Reaction to Necker’s dismissal was immediate. On July 12 and 13 the Parisian electors formed a new municipal government and a new militia, the National Guard, both loyal to the National Assembly. Paris was forging the weapons that made it the leader of the Revolution.
Crowds were roaming the streets, demanding cheaper bread and parading busts of Necker draped in black. On July 14 they broke into government buildings in search of arms. They found one arsenal in the Invalides, the great military hospital, and they hoped to find another in the Bastille, a fortress-prison in the eastern part of the city.
An armed group several hundred strong stormed the Bastille, killing part of the garrison and suffering many casualties themselves. The legend, cherished by defenders of the Old Regime, that participants in the assault were simply “rabble” or a “mob” is untrue. An official list of participants compiled some time after the event showed that most were neighborhood merchants and artisans, especially woodworkers.
The fall of the Bastille was of enormous symbolic significance. Though there were only seven prisoners to be released, all of whom deserved to be in prison, an aroused people had demonstrated what it could accomplish. The capture and subsequent demolition of the Bastille did much to ensure the destruction of the Old Regime, as rioting spread throughout France in July 1789. Thus the Fourteenth of July became the great French national holiday, the counterpart of the American Fourth of July.
Parts of the countryside, meantime, were experiencing the Great Fear, an extraordinary attack of mass delusion. From village to village word spread that “brigands” were coming, aristocratic hirelings who would destroy the now ripe crops and force the National Assembly to preserve the status quo. There were in fact no bands of brigands, only an occasional starving farmhand and, on some occasions, foraging national guardsmen trying to steal food.
But the peasants in several districts went berserk, grabbing hoes and pitchforks, anything resembling a weapon, and driving many of the nobility to flight and ultimately to emigration. They attacked châteaux and broke into other buildings that might house a hoard of grain or the hated documents justifying collection of manorial dues. Some nobles voluntarily gave the peasants what they wanted; others saw their barns and archives burnt; a few were lynched.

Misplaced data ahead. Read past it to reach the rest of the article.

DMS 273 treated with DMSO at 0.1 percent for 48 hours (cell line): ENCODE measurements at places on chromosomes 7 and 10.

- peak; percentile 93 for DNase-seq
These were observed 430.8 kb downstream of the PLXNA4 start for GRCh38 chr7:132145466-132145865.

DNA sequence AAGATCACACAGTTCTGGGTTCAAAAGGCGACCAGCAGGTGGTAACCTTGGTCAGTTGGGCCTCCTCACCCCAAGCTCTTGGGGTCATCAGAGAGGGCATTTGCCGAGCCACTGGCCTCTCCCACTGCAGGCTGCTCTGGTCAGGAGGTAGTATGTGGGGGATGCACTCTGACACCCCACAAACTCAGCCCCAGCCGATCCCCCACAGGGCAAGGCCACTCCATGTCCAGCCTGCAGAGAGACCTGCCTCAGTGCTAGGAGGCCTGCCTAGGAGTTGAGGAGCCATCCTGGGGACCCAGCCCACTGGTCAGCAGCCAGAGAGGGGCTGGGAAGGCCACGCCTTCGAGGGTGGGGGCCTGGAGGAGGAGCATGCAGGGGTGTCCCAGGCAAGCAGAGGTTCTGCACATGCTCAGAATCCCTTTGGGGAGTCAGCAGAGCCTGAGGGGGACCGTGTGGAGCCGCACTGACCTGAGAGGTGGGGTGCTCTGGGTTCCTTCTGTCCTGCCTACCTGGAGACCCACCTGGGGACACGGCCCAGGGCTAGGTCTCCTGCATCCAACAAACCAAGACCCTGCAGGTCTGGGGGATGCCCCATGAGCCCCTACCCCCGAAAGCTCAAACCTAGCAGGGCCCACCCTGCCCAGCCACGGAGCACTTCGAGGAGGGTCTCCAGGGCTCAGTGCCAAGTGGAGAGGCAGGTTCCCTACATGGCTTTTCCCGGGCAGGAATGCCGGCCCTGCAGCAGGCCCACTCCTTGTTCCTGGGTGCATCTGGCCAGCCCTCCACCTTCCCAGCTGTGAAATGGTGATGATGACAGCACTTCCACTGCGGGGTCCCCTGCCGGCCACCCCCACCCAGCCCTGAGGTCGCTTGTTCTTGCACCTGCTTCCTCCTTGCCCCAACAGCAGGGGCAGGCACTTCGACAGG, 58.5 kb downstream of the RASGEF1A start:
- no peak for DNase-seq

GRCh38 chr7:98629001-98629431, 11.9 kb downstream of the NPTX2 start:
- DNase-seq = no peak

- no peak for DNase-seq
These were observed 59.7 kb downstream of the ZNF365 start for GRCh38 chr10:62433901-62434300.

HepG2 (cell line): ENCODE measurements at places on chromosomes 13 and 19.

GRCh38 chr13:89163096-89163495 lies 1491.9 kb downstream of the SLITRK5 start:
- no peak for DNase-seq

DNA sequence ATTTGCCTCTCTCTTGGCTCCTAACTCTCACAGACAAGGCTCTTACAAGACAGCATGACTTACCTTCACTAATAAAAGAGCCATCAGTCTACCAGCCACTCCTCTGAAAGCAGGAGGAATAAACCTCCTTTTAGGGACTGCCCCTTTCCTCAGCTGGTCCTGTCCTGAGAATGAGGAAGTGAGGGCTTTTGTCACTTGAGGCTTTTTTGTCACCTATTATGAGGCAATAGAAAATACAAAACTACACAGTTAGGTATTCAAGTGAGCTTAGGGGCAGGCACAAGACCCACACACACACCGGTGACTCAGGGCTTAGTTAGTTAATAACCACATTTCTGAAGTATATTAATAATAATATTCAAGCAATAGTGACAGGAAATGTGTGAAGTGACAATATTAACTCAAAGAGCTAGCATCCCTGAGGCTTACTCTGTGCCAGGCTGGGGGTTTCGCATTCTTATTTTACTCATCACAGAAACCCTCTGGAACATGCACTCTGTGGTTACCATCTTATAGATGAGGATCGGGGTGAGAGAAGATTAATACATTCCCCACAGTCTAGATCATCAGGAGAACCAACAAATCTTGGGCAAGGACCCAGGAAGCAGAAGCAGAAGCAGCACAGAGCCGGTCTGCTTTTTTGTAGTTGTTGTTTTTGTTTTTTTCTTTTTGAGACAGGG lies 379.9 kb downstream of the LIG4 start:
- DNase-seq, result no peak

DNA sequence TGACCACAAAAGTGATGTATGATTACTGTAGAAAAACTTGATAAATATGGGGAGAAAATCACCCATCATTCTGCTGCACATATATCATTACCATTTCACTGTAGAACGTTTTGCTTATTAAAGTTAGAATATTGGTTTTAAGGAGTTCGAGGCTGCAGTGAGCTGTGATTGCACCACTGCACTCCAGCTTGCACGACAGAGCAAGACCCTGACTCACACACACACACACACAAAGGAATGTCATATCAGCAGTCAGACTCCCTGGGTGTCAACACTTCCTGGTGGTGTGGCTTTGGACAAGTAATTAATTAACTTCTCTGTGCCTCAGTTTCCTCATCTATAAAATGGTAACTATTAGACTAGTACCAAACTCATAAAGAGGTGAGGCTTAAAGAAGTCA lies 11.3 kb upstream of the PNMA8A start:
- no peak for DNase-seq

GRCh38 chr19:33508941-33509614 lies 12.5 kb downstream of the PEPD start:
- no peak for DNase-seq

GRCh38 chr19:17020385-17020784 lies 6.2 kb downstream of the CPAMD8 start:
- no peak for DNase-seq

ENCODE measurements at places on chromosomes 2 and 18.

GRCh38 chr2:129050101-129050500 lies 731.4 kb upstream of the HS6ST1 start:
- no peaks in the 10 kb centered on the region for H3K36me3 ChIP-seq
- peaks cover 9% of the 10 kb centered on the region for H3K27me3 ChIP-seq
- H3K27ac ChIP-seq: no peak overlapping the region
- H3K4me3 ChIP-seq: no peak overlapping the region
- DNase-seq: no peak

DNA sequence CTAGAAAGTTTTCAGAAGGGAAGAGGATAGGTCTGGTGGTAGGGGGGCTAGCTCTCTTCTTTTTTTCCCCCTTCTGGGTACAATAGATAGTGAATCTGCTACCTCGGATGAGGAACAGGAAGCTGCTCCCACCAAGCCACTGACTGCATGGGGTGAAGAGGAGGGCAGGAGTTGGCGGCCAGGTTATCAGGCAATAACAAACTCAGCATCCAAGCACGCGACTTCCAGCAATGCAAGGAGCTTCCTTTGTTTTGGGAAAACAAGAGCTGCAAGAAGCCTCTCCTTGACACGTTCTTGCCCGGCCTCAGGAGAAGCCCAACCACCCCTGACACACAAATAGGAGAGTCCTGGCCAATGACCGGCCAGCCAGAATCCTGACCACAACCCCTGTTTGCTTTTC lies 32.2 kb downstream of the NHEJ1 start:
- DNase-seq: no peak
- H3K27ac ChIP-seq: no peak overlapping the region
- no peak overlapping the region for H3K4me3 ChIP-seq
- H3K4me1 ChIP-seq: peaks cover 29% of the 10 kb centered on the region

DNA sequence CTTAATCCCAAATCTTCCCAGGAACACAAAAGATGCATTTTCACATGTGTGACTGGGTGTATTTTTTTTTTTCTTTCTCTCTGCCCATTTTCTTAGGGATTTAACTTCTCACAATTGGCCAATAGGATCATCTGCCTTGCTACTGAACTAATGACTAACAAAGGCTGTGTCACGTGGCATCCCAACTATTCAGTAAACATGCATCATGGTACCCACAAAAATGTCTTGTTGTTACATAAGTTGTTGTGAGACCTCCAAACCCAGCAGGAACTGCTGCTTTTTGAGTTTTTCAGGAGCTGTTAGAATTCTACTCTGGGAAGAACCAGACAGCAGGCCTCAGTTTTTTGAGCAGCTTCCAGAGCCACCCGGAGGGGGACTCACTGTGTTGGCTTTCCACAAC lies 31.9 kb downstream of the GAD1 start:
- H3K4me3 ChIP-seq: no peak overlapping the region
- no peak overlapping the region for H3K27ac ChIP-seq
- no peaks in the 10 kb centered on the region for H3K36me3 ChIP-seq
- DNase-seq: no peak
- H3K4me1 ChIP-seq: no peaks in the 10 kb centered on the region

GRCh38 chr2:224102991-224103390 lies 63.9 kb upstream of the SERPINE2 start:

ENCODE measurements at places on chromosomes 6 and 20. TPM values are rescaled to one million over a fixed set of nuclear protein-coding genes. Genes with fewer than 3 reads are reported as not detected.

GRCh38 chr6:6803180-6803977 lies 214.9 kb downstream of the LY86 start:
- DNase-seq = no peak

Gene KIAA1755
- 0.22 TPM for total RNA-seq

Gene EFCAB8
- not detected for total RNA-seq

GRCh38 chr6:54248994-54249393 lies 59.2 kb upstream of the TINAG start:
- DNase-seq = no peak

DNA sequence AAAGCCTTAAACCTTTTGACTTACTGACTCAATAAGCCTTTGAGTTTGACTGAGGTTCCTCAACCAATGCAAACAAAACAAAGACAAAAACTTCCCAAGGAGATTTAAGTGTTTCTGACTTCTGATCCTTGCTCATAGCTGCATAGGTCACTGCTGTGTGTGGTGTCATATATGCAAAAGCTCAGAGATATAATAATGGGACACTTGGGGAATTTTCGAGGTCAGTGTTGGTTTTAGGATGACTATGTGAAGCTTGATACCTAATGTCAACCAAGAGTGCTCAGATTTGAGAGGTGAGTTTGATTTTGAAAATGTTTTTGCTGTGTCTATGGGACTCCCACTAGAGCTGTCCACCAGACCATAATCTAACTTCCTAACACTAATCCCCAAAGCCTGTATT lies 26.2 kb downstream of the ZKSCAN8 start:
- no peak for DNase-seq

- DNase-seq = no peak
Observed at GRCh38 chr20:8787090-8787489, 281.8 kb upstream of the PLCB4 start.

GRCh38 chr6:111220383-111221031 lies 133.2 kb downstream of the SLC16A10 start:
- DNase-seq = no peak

The October Days, the last crisis of a tumultuous year, again demonstrated the impotence of Louis XVI and the power of his aroused subjects. The harvest of 1789 had been good, but a drought crippled the operation of watermills for grinding flour from the wheat. Thus, as autumn drew on, Parisians still lined up for bread and still looked suspiciously at the royal troops stationed near their city.
Rumors of the queen’s behavior at Versailles further incensed them: Marie Antoinette made a dramatic appearance at a banquet of royal officers, clutching the heir to the throne in her arms, striking the pose that her mother, Maria Theresa, had employed to win the support of the Hungarians in the 1740s. And on hearing that the people had no bread, she was reported to have remarked callously, “Let them eat cake.” This story was false, but it was repeated in the lively new Paris papers that delighted in denouncing the queen.
The climax came on October 5, when an array of determined marketwomen and fishwives, neatly dressed milliners, and even middle-class “ladies with hats” marched from Paris to Versailles in the rain to demand bread.
They disrupted the National Assembly and penetrated the palace, where they might have lynched Marie Antoinette if she had not taken refuge with the king. The next day the women marched back to Paris, escorting the royal family, who took up residence in the Tuileries Palace. More important, the National Assembly also moved to Paris.